“We are destroying speculations and every lofty thing raised up against the knowledge of God, and we are taking every thought captive to the obedience of Christ.” 2 Corinthians 10:5
God calls us to take every thought captive. Negative thoughts about ourselves are not of God. When those negative thoughts come in, give it to God.
“When my anxious thoughts multiply within me, your consolations delight my souls.” Psalm 94:19
Now we are going to work hard on overcoming negative self talk and giving it back to God. Head over to worksheet 5:1 and complete.
Now that we have realized how detrimental negative self talk can be to our overall health, let’s talk about gut health and why it is so important.
“It is not good to eat too much honey, nor is it glory to search out one’s own glory.” Proverbs 25:27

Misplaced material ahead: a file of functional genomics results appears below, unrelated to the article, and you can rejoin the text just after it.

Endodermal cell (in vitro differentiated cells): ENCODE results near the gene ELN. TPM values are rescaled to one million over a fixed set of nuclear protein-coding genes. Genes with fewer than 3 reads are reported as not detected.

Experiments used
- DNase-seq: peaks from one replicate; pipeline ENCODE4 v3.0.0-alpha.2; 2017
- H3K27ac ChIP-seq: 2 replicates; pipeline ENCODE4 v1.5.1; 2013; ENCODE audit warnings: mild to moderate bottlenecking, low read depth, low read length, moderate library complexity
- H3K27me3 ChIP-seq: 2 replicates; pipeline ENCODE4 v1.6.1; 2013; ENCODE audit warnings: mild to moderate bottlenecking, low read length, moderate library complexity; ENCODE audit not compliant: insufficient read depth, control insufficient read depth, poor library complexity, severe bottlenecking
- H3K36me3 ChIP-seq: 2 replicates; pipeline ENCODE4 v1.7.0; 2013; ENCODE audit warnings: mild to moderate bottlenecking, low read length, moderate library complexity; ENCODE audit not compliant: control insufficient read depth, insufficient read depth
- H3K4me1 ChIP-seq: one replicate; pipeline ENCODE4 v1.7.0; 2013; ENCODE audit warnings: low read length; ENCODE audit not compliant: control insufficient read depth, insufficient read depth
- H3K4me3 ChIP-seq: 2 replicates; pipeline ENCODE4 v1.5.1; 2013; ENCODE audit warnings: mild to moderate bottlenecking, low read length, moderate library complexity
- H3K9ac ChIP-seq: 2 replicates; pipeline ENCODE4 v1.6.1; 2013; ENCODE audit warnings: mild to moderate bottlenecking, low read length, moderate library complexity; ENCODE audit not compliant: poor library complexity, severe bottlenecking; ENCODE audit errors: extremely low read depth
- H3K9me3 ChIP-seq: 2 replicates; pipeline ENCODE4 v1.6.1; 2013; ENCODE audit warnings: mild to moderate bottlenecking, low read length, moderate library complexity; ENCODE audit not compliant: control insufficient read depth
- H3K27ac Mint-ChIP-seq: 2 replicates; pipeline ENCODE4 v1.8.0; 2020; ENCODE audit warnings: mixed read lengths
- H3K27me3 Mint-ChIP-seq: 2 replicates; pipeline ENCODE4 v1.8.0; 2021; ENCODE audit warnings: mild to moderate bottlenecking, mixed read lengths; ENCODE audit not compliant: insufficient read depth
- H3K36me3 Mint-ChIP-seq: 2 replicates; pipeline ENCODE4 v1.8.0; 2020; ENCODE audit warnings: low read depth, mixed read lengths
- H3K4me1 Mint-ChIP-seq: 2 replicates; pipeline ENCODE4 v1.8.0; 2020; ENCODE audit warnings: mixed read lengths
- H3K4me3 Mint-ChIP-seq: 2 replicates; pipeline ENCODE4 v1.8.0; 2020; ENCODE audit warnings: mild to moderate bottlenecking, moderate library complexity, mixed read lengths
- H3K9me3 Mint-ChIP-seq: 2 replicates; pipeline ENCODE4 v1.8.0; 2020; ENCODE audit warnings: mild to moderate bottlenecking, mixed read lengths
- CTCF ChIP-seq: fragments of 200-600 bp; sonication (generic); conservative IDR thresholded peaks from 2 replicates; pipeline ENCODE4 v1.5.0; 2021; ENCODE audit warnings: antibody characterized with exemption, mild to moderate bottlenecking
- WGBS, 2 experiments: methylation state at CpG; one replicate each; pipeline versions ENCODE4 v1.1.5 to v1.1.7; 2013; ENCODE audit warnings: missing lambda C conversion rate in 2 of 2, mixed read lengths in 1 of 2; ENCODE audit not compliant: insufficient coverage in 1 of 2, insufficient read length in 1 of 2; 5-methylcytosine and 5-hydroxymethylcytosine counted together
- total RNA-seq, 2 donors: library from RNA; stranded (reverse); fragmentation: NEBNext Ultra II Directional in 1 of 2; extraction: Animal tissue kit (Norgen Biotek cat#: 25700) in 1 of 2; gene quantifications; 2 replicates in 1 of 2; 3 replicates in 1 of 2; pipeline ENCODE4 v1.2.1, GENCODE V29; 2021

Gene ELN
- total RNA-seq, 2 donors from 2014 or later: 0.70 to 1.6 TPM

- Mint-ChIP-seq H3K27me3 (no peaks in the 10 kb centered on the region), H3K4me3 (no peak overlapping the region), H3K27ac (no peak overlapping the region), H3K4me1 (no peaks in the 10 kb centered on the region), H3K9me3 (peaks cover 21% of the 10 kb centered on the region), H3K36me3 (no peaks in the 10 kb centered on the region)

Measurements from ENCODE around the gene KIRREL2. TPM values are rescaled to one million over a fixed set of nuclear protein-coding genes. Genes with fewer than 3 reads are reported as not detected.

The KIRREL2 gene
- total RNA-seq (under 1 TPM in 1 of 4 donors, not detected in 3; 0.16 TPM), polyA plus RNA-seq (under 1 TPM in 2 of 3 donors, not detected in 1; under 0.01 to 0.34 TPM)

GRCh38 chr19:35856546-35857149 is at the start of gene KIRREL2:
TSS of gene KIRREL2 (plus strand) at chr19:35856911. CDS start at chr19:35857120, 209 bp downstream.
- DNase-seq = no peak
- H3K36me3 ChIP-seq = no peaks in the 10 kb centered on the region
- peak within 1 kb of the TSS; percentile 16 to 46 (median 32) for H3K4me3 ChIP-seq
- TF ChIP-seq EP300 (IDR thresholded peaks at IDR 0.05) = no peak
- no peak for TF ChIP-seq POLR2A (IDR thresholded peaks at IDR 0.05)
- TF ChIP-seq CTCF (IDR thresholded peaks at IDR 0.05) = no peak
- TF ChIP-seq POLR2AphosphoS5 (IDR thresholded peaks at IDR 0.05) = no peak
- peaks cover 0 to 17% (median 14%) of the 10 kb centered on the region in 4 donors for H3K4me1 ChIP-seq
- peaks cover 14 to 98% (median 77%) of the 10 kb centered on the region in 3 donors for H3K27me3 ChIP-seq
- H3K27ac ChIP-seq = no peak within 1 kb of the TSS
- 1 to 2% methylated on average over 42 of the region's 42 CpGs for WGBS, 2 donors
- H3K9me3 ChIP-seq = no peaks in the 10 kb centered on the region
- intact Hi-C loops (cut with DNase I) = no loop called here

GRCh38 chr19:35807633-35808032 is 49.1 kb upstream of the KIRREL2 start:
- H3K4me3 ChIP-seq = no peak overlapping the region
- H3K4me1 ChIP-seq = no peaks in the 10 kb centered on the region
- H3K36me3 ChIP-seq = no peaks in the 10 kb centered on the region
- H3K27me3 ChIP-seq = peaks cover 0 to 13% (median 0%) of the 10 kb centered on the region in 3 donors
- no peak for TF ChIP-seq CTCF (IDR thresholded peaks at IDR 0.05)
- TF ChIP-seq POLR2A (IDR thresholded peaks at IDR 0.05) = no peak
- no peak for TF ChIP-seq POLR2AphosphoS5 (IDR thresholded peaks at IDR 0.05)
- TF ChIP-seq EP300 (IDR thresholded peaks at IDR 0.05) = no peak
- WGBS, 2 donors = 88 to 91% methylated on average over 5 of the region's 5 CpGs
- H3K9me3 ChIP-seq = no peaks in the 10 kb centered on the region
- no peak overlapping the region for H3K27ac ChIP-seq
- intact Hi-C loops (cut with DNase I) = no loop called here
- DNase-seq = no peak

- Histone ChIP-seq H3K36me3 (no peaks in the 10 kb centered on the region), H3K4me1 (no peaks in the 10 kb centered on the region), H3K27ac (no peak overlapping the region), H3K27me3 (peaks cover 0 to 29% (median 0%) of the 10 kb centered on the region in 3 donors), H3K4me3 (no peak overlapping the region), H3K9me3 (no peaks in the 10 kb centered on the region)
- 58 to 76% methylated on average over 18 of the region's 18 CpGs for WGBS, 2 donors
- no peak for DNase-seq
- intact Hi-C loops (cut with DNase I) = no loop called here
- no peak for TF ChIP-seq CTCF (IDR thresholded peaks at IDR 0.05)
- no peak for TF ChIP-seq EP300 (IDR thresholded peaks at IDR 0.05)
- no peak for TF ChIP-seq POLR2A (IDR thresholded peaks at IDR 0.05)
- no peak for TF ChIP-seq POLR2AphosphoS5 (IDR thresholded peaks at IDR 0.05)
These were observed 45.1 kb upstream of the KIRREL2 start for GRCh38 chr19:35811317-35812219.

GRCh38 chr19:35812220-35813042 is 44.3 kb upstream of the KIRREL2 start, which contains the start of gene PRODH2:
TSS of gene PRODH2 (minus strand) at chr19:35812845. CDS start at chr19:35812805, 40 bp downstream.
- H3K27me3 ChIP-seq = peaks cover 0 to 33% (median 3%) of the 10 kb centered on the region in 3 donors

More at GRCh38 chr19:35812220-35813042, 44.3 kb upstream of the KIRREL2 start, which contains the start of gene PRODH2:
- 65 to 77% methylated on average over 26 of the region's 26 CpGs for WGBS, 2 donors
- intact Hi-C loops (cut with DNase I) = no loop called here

It is so important to have healthy gut bacteria, yet it’s something that is just now coming to the forefront of the industry.
Doctors typically recommend probiotics to increase the good bacteria in your digestive system, since they will help naturally break down food. This is especially important when your digestive system is compromised (such as having no gallbladder - like myself).
Research shows that having the wrong bacteria in our gut may cause unhealthy cravings by controlling our hormones that connect our brain to our gut. Bad gut bacteria opens up a world of chaos for our bodies— a vast array of health issues stem as a result of this.
Let’s start off by addressing the weight loss issue and how it corresponds to gut health. The bacteria you have in your gut may go hand in hand with your ability or inability to lose weight. Having an overload of the wrong bacteria can cause massive cravings and stop our ability to convert some food molecules into short chain fatty acids - which in turn control our ability to prevent fat storage and use fat stores as energy.